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Yello apple makes its debut at Interpoma

Created in Japan, exclusively harvested and marketed for Europe in Alto Adige - Südtirol, the new yellow apple Yello® made its world debut at Interpoma 2016 in Bolzano

The Japanese-bred yellow apple Yello® – being exclusively grown and marketed for Europe in northern Italy – made its debut on November 25 at the Interpoma trade show in Bolzano.

The new apple variety behind the Yello trademark, Shinano Gold, was created in Nagano in 1993 from a cross between the Golden Delicious and the Senshu. The Yello trademark is now registered in 60 countries.

In 2005, the tree was planted in South Tyrol, the major Italian apple growing area, for the first time and a decade later, in 2015, the first harvest of Shinano Gold grown in Alto Adige – Südtirol took place.

This year, an exclusive license for the production and marketing of Shinano Gold in Europe and the Mediterranean basin was signed between Japan’s Nagano Prefecture and VOG, the Association of South Tyrolean Fruit Growers’ Cooperatives, and VI.P, the Association of Val Venosta Fruit Growers’ Cooperatives.

Yello has smooth alabaster yellow-coloured skin and a sweet, crunchy and juicy centre, they said in a press release.

VOG director Gerhard Dichgans said Yello provides an excellent opportunity to break new ground in the yellow apple segment, historically the realm of a single traditional variety.

“With Yello we also want to write a new chapter in the markets in which the Golden Delicious has for years been left in the shadows, such as in the UK and Germany,” he said.

VOG chairman Georg Kössler said such innovation is key for the future of apple growing in Alto Adige – Südtirol, where over 150,000 Shinano Gold trees will be planted over 2017-18.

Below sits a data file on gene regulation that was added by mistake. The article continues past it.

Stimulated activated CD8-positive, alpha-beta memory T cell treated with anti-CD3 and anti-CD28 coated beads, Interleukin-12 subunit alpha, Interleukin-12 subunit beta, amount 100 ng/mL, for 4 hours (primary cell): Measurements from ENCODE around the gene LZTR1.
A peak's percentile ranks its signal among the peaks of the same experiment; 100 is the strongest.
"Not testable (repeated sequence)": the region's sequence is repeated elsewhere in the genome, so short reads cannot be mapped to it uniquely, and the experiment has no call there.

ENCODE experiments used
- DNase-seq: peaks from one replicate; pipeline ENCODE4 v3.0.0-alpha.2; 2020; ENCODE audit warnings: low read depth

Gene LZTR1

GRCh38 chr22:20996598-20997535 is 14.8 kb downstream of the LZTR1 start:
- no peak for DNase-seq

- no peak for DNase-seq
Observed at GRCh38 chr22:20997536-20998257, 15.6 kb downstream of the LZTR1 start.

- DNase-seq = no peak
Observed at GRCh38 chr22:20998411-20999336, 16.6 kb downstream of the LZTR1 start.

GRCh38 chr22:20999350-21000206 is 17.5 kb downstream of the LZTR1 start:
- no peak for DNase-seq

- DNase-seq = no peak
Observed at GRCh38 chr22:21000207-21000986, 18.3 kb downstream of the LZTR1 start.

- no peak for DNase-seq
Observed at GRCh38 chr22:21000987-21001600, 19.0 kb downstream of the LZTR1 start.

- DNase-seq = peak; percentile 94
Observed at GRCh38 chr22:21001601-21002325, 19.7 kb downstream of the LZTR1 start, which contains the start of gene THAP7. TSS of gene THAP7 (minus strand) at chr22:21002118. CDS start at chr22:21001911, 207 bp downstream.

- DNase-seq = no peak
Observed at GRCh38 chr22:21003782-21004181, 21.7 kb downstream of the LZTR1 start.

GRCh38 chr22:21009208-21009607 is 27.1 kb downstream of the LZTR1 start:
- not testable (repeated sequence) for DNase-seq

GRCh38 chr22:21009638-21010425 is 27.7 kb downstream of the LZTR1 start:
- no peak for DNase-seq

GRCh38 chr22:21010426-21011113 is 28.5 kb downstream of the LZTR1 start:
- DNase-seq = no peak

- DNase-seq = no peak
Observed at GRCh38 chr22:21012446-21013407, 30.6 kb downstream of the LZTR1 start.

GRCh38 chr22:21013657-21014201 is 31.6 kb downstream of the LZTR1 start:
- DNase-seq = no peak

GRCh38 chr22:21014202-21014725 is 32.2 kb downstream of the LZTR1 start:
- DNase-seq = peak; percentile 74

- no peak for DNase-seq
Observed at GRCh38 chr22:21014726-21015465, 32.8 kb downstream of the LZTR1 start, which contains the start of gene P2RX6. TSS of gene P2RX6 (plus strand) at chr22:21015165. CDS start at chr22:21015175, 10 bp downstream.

Sensory analysis
From a sensory perspective, the pleasant straw-yellow colour of the skin combines harmoniously with its intense and slightly exotic and tropical aroma. This intensifies in the mouth with the appearance of pineapple, pear, honey and lemon peel notes.
The flesh of the fruit is fine and compact, and combines perfectly with its crunchiness and juiciness. Consumers that prefer sweet apples will appreciate its low acidity, notable sweetness and aroma.

Characteristics
Peel: yellow
Flesh: sweet, crunchy and juicy
Shelf-life: excellent
Maturation: 2 weeks after the Golden Delicious
Productivity: like the Gala
Harvest: several stages required
Reduced susceptibility to russeting
Good resistance to bruising
Flesh firmness: 7-8 kg/cm² at harvest  
Sugar content: 14 – 16 ° Brix at harvest  
Acid content: 4 – 5 g/l MA at harvest

Pairings
Thanks to its slight tropical aroma and notable sweetness it goes well with exotic spices such as ginger, curry or rare varieties of pepper in preparations such as chutney or in sweet and sour dishes, giving them perfect sensory balance. The Shinano Gold apple is also excellent with mature cheeses such as Parmesan or blue cheese.

 

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Interpoma Innovation Camp: the most innovative ideas for the apple market

Interpoma Innovation Camp is the platform for the future of the apple-growing market: two days of intense work for five international teams made up of talent, startups, established companies and researchers who got together and brought along their innovative ideas in order to find technological solutions that can improve and help the apple industry and system.